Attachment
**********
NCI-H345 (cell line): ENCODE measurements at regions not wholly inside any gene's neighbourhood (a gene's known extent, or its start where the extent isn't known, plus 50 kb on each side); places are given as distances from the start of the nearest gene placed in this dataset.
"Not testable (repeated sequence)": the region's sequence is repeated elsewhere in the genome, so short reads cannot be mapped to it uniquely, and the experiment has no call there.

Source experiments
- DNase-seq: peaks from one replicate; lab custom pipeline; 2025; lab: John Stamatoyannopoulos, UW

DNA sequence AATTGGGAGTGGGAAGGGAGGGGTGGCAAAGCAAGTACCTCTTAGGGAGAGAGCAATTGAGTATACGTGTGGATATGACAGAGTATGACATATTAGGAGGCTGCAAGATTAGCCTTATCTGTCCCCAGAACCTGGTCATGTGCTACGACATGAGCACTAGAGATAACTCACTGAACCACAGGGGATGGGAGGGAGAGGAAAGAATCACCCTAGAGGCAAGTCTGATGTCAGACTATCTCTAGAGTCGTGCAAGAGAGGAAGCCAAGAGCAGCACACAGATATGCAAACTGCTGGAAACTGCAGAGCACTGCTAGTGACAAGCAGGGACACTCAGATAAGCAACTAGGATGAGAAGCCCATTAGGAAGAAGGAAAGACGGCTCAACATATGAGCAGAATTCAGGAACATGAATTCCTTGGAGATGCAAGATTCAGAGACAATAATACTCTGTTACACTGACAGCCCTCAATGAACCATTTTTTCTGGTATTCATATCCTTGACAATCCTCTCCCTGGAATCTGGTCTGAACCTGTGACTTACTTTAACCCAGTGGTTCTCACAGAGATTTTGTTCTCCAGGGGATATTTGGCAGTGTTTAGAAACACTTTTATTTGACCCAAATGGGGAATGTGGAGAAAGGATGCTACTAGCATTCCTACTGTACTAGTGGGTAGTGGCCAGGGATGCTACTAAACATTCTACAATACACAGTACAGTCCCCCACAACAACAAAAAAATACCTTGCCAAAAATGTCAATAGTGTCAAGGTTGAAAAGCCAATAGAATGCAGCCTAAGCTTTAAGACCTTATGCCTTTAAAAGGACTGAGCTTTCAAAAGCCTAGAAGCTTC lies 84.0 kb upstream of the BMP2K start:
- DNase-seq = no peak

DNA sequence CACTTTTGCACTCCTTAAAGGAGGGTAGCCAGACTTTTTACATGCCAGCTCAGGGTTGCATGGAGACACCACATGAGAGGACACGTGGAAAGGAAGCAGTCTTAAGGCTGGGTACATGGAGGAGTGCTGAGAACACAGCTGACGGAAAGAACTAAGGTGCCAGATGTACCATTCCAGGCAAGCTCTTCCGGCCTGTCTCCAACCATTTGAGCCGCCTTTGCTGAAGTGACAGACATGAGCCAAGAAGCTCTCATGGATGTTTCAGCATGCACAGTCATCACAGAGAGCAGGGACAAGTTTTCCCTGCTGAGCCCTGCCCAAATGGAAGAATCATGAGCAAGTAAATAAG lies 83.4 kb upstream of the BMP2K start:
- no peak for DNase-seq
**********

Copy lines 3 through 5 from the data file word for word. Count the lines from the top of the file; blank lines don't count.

Source experiments
- DNase-seq: peaks from one replicate; lab custom pipeline; 2025; lab: John Stamatoyannopoulos, UW

DNA sequence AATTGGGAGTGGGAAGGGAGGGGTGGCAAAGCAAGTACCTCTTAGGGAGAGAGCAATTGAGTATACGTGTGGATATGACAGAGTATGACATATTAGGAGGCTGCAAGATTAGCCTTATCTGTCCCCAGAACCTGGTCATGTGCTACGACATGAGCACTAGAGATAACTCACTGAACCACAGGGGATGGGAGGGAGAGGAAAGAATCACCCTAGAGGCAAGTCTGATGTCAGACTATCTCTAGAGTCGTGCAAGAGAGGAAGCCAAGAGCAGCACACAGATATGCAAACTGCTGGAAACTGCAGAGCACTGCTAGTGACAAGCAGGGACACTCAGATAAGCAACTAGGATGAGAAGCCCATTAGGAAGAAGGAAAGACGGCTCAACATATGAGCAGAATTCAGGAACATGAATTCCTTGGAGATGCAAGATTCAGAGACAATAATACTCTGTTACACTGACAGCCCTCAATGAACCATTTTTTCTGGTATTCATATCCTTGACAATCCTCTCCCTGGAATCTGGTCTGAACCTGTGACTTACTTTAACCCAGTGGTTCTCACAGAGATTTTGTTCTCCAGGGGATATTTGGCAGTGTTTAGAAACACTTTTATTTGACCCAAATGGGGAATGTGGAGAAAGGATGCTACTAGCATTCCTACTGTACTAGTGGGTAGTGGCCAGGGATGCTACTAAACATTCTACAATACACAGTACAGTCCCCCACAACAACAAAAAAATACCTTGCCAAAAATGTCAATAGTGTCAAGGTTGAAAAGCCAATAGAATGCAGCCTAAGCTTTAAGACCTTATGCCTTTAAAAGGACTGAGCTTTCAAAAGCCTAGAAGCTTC lies 84.0 kb upstream of the BMP2K start: